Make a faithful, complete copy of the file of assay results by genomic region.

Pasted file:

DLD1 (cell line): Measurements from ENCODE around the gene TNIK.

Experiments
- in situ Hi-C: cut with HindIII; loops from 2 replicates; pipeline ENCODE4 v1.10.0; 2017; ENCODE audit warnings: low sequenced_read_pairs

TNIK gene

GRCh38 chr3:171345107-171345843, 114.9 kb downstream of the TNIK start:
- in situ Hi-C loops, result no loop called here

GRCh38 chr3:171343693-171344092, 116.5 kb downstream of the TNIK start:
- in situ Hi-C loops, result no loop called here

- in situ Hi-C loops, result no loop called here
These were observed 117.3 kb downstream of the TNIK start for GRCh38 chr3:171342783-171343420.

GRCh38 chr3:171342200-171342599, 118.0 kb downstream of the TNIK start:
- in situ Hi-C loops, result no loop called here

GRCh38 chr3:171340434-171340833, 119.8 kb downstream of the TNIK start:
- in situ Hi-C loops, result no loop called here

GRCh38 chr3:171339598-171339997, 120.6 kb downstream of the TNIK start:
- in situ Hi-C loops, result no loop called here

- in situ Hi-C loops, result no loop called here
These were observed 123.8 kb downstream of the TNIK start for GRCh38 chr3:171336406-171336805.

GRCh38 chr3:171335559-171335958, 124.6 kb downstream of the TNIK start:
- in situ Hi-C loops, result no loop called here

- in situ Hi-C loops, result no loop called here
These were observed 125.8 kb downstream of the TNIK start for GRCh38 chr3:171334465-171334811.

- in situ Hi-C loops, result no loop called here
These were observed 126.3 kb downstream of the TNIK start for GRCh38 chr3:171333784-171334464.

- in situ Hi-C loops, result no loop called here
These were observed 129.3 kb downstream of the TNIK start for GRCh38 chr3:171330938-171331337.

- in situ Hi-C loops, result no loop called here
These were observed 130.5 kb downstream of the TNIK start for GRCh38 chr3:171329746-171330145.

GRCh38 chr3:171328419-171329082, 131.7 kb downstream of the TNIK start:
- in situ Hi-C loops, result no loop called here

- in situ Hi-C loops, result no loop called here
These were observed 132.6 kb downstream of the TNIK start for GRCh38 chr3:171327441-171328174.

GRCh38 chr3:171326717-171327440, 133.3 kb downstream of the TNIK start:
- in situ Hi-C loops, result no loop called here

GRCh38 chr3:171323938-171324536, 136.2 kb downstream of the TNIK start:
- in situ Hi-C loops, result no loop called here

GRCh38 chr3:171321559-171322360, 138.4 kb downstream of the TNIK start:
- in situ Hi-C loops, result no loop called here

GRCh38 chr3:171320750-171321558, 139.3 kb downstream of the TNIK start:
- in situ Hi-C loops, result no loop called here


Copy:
DLD1 (cell line): Measurements from ENCODE around the gene TNIK.

Experiments
- in situ Hi-C: cut with HindIII; loops from 2 replicates; pipeline ENCODE4 v1.10.0; 2017; ENCODE audit warnings: low sequenced_read_pairs

TNIK gene

GRCh38 chr3:171345107-171345843, 114.9 kb downstream of the TNIK start:
- in situ Hi-C loops, result no loop called here

GRCh38 chr3:171343693-171344092, 116.5 kb downstream of the TNIK start:
- in situ Hi-C loops, result no loop called here

- in situ Hi-C loops, result no loop called here
These were observed 117.3 kb downstream of the TNIK start for GRCh38 chr3:171342783-171343420.

GRCh38 chr3:171342200-171342599, 118.0 kb downstream of the TNIK start:
- in situ Hi-C loops, result no loop called here

GRCh38 chr3:171340434-171340833, 119.8 kb downstream of the TNIK start:
- in situ Hi-C loops, result no loop called here

GRCh38 chr3:171339598-171339997, 120.6 kb downstream of the TNIK start:
- in situ Hi-C loops, result no loop called here

- in situ Hi-C loops, result no loop called here
These were observed 123.8 kb downstream of the TNIK start for GRCh38 chr3:171336406-171336805.

GRCh38 chr3:171335559-171335958, 124.6 kb downstream of the TNIK start:
- in situ Hi-C loops, result no loop called here

- in situ Hi-C loops, result no loop called here
These were observed 125.8 kb downstream of the TNIK start for GRCh38 chr3:171334465-171334811.

- in situ Hi-C loops, result no loop called here
These were observed 126.3 kb downstream of the TNIK start for GRCh38 chr3:171333784-171334464.

- in situ Hi-C loops, result no loop called here
These were observed 129.3 kb downstream of the TNIK start for GRCh38 chr3:171330938-171331337.

- in situ Hi-C loops, result no loop called here
These were observed 130.5 kb downstream of the TNIK start for GRCh38 chr3:171329746-171330145.

GRCh38 chr3:171328419-171329082, 131.7 kb downstream of the TNIK start:
- in situ Hi-C loops, result no loop called here

- in situ Hi-C loops, result no loop called here
These were observed 132.6 kb downstream of the TNIK start for GRCh38 chr3:171327441-171328174.

GRCh38 chr3:171326717-171327440, 133.3 kb downstream of the TNIK start:
- in situ Hi-C loops, result no loop called here

GRCh38 chr3:171323938-171324536, 136.2 kb downstream of the TNIK start:
- in situ Hi-C loops, result no loop called here

GRCh38 chr3:171321559-171322360, 138.4 kb downstream of the TNIK start:
- in situ Hi-C loops, result no loop called here

GRCh38 chr3:171320750-171321558, 139.3 kb downstream of the TNIK start:
- in situ Hi-C loops, result no loop called here